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Fighting Terror or Pushing Bigotry?

By Robert Parry
March 8, 2006

It’s hard to conceive how the United States will win a “war of ideas” in the Islamic world when American leaders flock to a Washington conference where Muslims are publicly insulted and the U.S. officials fail to voice objections to the bigotry.

That’s what happened at this week’s annual meeting of the American Israel Public Affairs Committee whose invitees included Vice President Dick Cheney, Republican National Committee Chairman Ken Mehlman, former Democratic vice presidential nominee John Edwards, Virginia’s ex-Democratic Gov. Mark Warner, and Sens. Evan Bayh, D-Ind., and Susan Collins, R-Maine.

In a luncheon speech on March 6, Israel’s Ambassador to the United Nations Dan Gillerman entertained the AIPAC crowd with what the Washington Post described as “straight talk,” including a comment that came close to equating Islam with terrorism.

“While it may be true – and probably is – that not all Muslims are terrorists, it also happens to be true that nearly all terrorists are Muslim,” Gillerman said to the crowd’s delight.

Gillerman’s comment earned him a description in a column by the Washington Post’s Dana Milbank as “the undiplomatic diplomat.” Milbank also observed that “words are seldom minced at the annual (AIPAC) meeting.” [Washington Post, March 7, 2006]

But what was perhaps more glaring was the fact that Gillerman’s professed uncertainty whether “all Muslims are terrorists” did not raise a protest, condemning it as an ugly example of anti-Muslim bigotry. It is hard to imagine a similar formulation about any other ethnic or religious group that wouldn’t have erupted in controversy.

Instead, U.S. officials and politicians – both Republican and Democrat – avoided criticizing Gillerman or almost anything else about AIPAC, bowing to its legendary power to make or break American political leaders.

Indictments

The pro-Israel lobbying group hailed the conference as a stunning success, drawing a record number of 4,500 participants despite the pending criminal case against two ex-AIPAC officials Steve Rosen and Keith Weissman, who are facing charges of illegally disseminating U.S. government secrets.

As Milbank’s column noted, there was a studied silence about the Rosen-Weissman case as AIPAC preferred to stay focused on Islamic terrorism and other perceived threats coming from Iran and the Palestinians.

On March 7, Cheney addressed the AIPAC conference, making no reference to Gillerman’s Muslim slur. Instead, Cheney urged unwavering support for the Bush administration’s War on Terror and threatened Iran with “meaningful consequences” if it doesn’t submit to international demands for reining in its nuclear program.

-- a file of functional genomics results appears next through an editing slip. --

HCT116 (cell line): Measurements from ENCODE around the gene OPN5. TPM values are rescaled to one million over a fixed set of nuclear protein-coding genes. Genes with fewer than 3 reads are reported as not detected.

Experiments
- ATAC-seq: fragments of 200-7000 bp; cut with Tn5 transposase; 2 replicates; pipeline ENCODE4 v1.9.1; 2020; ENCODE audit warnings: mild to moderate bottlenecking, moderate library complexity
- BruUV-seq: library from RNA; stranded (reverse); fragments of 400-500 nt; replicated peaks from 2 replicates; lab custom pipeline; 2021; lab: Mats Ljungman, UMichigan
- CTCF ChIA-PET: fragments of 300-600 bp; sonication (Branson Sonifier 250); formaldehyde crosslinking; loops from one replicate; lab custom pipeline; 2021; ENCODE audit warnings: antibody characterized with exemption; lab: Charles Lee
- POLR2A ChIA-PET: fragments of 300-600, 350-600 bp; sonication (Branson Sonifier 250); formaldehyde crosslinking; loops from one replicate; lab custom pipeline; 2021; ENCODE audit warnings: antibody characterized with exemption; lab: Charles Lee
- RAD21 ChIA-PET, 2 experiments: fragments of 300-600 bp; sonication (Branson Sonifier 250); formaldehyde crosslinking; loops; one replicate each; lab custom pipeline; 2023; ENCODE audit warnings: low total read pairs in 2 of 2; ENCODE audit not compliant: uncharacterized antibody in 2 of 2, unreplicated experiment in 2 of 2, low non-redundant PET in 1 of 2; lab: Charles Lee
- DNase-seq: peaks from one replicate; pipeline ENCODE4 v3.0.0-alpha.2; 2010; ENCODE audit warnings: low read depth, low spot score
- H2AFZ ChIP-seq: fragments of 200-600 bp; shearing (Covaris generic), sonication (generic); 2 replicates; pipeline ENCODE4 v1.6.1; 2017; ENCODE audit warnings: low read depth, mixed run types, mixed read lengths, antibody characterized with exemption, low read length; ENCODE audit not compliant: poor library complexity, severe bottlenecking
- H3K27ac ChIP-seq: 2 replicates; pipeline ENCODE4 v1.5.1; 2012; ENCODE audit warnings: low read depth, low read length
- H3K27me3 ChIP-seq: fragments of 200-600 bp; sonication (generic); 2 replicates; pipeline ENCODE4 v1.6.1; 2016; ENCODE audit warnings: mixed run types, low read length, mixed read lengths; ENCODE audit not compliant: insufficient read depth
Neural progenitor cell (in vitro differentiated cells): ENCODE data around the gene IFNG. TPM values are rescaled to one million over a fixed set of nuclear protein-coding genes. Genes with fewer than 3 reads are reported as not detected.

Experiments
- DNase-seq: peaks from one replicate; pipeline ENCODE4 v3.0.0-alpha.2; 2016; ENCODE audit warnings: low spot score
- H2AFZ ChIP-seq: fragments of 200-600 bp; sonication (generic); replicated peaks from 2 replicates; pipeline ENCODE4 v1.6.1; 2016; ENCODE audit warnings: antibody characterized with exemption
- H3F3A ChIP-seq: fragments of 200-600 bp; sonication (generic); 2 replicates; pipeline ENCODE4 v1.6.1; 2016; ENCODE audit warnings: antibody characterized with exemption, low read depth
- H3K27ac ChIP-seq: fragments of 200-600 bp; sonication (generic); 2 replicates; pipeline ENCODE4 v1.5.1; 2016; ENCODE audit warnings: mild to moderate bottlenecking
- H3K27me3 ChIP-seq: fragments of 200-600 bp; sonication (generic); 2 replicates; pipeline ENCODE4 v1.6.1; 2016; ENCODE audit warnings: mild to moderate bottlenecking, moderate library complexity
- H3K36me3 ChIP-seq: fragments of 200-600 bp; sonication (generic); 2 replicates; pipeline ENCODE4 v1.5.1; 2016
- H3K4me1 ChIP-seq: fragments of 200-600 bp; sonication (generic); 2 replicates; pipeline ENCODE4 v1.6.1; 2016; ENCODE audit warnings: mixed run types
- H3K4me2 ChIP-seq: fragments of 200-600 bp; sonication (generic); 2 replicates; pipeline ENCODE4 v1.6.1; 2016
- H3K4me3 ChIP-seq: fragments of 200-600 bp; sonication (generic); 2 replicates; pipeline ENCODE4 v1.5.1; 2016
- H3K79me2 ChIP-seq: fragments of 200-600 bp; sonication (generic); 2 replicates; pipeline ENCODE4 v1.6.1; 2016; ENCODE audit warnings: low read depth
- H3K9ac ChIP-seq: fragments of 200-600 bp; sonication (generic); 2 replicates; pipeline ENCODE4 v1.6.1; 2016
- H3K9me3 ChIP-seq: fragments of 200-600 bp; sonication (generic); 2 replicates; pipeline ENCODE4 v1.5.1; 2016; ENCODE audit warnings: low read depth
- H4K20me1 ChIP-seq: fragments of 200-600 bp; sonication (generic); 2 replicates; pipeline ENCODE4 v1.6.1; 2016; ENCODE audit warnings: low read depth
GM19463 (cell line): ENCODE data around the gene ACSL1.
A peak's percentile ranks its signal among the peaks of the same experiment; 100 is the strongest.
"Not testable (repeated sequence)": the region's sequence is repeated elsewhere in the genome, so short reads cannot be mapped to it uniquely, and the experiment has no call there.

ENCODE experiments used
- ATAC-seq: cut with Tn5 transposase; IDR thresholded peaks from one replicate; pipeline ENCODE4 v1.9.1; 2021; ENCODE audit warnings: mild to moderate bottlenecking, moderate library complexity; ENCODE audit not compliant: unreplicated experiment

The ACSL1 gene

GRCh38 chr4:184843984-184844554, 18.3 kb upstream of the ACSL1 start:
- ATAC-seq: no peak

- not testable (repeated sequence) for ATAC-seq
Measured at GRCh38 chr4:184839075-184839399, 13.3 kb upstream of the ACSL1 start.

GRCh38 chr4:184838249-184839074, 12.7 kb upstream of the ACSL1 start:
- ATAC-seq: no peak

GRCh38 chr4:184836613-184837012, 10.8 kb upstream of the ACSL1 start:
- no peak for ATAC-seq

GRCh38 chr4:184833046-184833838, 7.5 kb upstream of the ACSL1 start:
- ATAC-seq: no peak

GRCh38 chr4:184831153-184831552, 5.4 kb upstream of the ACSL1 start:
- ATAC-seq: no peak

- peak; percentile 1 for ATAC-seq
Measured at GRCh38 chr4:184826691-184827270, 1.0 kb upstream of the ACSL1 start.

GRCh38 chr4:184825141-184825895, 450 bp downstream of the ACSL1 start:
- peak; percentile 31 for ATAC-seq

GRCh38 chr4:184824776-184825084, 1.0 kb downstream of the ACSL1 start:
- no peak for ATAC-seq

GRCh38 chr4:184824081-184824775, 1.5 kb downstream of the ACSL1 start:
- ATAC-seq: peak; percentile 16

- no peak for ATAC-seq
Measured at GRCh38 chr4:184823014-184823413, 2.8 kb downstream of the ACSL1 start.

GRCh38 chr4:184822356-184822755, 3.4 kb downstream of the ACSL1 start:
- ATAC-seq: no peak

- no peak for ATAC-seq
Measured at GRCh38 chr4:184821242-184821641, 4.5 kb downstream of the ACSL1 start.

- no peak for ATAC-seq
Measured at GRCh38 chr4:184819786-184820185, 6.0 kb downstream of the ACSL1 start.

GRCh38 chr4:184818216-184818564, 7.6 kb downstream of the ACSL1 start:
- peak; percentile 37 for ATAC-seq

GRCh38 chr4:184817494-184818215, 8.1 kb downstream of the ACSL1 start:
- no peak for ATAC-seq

“For our part, the United States is keeping all options on the table in addressing the irresponsible conduct of the regime,” Cheney said. “And we join other nations in sending that regime a clear message: We will not allow Iran to have a nuclear weapon.”

But Cheney made no demands that other regional countries that secretly developed nuclear bombs – Israel, Pakistan and India – cease their programs or that older nuclear powers – the United States, Great Britain, France, Russia and China – reduce or eliminate their nuclear arsenals.

Indeed, President George W. Bush had just completed a trip to India where he reversed longstanding U.S. counter-proliferation policy by agreeing to end a moratorium on India’s access to nuclear fuels, technology and parts while allowing it to continue its nuclear weapons program.

Bush’s nuclear deal with India – a largely Hindu country – drew criticism from arms-control experts and Muslims as a dangerous double standard that could spur an arms race in South Asia and the Middle East.

One-Sided

Though Cheney's speech avoided explicitly anti-Muslim language, he singled out Islamic extremism as the greatest threat to the world. The Vice President echoed Bush’s previous remarks about the supposed danger of Islamic terrorists building an empire that would stretch from Spain to Indonesia – and serve as a base for attacking the United States.

“The terrorists believe that by controlling one country, they will be able to target and overthrow other governments in the region, and ultimately to establish a totalitarian empire that encompasses a region from Spain, across North Africa, through the Middle East and South Asia, all the way around to Indonesia,” Cheney said.

But the reality, as known to U.S. intelligence, is far less apocalyptic. Before the Sept. 11, 2001, terror attacks, Osama bin-Laden’s al-Qaeda was holed up in what might be called the ends of the earth, the mountains of Afghanistan – after his forces were ousted from countries across the Arab world and even were booted out of Sudan.

The Bush administration’s failure to capture or kill bin-Laden and other top al-Qaeda leaders during the military offensive around Tora Bora in December 2001 allowed the terrorists to regroup and rebuild support among Islamic extremists – aided by Muslim anger over Bush’s invasion of Iraq in 2003.

But even with al-Qaeda’s limited comeback, its leaders don’t share the grandiose vision that Bush and Cheney ascribe to them. In 2005, an intercepted letter allegedly written by bin-Laden’s deputy Ayman Zawahiri set much more modest goals, fretting that a sudden U.S. withdrawal from Iraq might cause the jihadists to give up and go home.

“The mujahedeen must not have their mission end with the expulsion of the Americans from Iraq, and then lay down their weapons, and silence the fighting zeal,” the “Zawahiri letter” read. [For details, see Consortiumnews.com’s “Al-Qaeda Letter Belies Bush’s Iraq Claims.”]